Rolling for Initiative is a weekly column by Scott Thorne, PhD, owner of Castle Perilous Games & Books in Carbondale, Illinois and instructor in marketing at Southeast Missouri State University.  This week, Thorne shares four observations from GAMA Trade Show.

I am sitting in room 111 of the Sands Motel in Grants, New Mexico as I write this (having just driven twelve hours along Route 66 from Las Vegas after the 2014 GAMA Trade Show) and wanted to take a few minutes to reflect on what I took away from the show.  In no particular order:
RPG Companies are Back; At Least at GTS
This is the strongest showing of RPG companies I remember at GTS in several years.  Besides perennials Paizo Publishing and Wizards of the Coast (who for the second or third year did not have any products displayed at their booth in the exhibit hall), I saw displays from Pelgrane Press, Green Ronin, Palladium, Eden Studios (which looks to have a really hot property with its new Adventure Maximus game.  After seeing it, I immediately doubled my pre-order), Flying Buffalo (which had some promotional material for the new edition of Tunnels and Trolls but, sadly, no mockups), Catalyst Game Design (with a new RPG based on the Valiant Comics universe), Atlas Press, AEG and Chaosium.  I probably missed one or two, but for a show that has heavily shifted to board games in recent years, the number of RPG companies there made an old role-player like me happy.
Adventure Time and Bravest Warriors Are a Thing
Admittedly, I am not a big fan of either show, but a lot of people are, it appears, at least based on the number of licensed properties I saw shown there.  Steve Jackson Games has its Adventure Time Munchkin release; Cryptozoic Entertainment has its card game based on the card game in the Adventure Time world (which sold out last month and has gotten great reviews); while Catalyst Game Labs showed off a new Bravest Warriors card/dice game.  A couple of other companies had licensed the properties as well, so expect to see more games playing off both in the next year.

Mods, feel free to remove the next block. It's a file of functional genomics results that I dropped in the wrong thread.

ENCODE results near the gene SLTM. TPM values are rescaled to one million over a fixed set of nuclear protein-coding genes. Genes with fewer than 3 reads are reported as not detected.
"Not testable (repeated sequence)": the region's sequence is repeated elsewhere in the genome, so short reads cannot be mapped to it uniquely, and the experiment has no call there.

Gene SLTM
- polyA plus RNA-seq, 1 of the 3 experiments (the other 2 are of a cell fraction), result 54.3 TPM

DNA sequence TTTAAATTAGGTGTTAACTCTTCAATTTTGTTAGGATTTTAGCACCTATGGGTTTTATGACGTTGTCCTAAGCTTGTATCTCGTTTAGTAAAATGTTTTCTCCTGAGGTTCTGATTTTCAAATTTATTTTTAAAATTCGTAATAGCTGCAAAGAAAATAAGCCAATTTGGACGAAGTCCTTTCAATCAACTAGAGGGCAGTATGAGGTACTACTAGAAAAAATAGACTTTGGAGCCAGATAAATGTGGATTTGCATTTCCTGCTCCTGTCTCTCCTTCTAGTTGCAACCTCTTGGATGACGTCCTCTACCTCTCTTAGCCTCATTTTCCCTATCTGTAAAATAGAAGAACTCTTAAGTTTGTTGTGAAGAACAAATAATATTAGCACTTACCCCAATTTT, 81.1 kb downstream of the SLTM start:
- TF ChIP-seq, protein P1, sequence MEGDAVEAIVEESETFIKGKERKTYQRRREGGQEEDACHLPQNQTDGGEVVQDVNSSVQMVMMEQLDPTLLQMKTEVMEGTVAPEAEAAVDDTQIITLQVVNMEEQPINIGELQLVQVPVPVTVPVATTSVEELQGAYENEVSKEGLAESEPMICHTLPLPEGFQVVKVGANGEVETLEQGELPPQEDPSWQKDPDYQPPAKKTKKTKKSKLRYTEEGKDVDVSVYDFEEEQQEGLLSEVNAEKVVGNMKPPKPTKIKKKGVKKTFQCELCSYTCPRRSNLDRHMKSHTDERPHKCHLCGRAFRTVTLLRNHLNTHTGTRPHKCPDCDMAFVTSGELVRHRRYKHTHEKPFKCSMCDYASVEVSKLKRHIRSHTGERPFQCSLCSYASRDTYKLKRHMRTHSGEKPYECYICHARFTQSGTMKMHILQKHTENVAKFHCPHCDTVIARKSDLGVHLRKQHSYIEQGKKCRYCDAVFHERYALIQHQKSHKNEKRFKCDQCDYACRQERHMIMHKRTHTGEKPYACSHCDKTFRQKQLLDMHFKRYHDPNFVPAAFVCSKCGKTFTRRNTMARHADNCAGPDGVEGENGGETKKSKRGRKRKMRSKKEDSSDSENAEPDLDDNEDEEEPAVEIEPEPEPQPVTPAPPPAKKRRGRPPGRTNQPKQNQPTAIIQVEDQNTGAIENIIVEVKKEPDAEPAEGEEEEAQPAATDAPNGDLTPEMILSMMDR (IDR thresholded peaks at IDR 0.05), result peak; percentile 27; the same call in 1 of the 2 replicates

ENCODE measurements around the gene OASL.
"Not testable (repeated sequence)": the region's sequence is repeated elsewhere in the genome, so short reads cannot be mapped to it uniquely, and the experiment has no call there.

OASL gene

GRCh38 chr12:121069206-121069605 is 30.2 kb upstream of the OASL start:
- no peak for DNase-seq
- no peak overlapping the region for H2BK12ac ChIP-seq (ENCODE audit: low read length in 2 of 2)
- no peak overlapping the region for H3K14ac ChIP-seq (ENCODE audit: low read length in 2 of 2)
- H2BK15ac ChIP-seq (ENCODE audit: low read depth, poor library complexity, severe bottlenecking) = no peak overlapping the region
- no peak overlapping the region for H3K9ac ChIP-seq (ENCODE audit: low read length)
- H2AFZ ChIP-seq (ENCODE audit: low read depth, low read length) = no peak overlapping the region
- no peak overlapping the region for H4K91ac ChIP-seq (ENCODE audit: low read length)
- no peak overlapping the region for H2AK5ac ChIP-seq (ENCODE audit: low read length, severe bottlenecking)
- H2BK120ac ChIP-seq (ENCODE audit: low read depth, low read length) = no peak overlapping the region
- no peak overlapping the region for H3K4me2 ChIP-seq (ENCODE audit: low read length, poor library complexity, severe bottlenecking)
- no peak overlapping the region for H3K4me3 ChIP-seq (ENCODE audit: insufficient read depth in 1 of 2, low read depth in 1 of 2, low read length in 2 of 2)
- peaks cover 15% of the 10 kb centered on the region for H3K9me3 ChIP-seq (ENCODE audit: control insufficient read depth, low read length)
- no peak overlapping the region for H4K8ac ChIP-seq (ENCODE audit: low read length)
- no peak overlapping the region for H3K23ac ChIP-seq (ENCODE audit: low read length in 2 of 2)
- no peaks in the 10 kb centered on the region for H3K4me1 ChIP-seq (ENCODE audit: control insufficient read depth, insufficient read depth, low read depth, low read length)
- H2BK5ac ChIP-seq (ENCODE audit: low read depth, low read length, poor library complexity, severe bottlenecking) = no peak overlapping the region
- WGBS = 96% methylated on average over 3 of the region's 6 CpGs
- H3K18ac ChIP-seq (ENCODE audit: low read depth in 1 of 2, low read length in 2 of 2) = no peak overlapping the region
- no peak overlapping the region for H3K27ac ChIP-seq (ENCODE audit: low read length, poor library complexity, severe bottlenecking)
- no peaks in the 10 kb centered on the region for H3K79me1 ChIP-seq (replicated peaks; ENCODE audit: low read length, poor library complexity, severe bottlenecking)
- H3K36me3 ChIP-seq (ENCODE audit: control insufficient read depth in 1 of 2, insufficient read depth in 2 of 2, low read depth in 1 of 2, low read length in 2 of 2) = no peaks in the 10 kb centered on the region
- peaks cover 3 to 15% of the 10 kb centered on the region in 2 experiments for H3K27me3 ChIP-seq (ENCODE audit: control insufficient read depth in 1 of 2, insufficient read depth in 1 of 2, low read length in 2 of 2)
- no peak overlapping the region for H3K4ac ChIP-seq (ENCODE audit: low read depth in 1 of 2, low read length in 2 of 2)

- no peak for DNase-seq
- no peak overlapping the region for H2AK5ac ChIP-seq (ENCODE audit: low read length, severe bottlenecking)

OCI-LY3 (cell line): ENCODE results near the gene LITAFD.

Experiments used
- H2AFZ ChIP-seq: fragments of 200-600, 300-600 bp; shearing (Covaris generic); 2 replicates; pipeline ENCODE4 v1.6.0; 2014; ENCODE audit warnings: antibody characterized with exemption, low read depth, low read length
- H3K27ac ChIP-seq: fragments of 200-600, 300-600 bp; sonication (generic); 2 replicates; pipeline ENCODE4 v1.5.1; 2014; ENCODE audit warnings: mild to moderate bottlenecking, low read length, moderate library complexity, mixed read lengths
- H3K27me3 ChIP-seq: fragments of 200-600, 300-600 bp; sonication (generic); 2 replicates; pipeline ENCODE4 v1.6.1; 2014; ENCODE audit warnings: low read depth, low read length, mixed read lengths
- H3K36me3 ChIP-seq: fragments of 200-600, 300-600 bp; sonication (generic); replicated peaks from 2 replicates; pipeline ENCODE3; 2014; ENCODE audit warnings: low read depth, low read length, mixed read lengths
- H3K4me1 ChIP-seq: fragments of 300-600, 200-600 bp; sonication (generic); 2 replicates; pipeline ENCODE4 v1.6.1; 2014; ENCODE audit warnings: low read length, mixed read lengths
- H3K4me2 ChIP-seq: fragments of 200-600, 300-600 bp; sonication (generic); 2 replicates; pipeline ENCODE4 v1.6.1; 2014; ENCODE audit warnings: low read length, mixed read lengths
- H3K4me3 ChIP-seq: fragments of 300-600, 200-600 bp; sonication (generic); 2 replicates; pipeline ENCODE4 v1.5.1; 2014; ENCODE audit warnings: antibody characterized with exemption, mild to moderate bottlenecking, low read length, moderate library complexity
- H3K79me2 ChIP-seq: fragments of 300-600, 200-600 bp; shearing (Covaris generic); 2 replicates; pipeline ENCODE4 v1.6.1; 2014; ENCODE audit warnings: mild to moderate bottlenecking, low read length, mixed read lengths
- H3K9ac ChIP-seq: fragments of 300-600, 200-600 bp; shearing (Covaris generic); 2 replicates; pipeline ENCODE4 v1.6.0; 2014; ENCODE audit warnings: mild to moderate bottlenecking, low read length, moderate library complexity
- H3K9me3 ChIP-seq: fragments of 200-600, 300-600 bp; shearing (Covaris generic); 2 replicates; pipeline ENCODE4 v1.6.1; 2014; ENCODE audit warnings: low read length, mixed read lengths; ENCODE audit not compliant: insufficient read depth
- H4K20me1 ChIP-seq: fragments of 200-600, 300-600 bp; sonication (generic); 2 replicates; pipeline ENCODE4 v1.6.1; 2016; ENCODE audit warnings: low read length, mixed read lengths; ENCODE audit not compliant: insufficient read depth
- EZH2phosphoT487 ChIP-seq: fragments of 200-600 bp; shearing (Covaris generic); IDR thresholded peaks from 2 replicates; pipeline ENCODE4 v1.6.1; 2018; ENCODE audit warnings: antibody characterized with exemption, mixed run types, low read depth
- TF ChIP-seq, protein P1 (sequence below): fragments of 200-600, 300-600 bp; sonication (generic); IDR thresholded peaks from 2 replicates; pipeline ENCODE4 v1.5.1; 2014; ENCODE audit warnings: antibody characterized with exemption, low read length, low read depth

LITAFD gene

International TableTop Day Gets an Upgrade
Still no word on Season 3 of TableTop, as Geek & Sundry will neither confirm nor deny the status of production on Season 3.  However, the rumored premium package for International TableTop Day did get announced.  It costs quite a bit more than the basic package does, approximately $750 compared to $50 for the basic, but does come with many more promo items as well as full copies of several games such as Roll for It, Smash Up and Munchkin.  I did get the answer to something that has bugged me since last year's International TableTop Day, namely, why did the kit include promotional items for games that did not appear on the show?  It turns out those games are ones Wil Wheaton really likes, but for one reason or another, do not work well in the TableTop format (Wheaton discusses what a game has to have in a Not the Vlog post on Geek & Sundry).  He thinks them worthy of greater attention though, hence the promotional items.  I have heard some stores already complaining about the cost of the kits; however, since part of the money spent goes to help fund TableTop, and considering how much money I have made as a result of TableTop, I figure buying the kits is a good investment.
Cards Against Humanity Comes to Retail
Cards Against Humanity, the company that makes Cards Against Humanity, announced that it would start selling direct to retailers later this year and gave the web address where retailers could register to purchase the game.  This announcement got the loudest spontaneous applause of any at GTS and surprisingly, the website did not crash as retailers rushed to register.  I am not quite certain the owner understands the channel of distribution though as he railed against distributors, wanting to cut out the middleman and sell to the FLGS (that's Friendly Local Game Store).  Uh, the FLGS is a middleman, and since the company will still likely use Amazon for fulfillment, there is another middleman still in the picture.  I am still not sure if this means more money for those stores selling CAH or an indication that the tide has peaked.  I guess we will see later this year.

The opinions expressed in this column are solely those of the writer, and do not necessarily reflect the views of the editorial staff of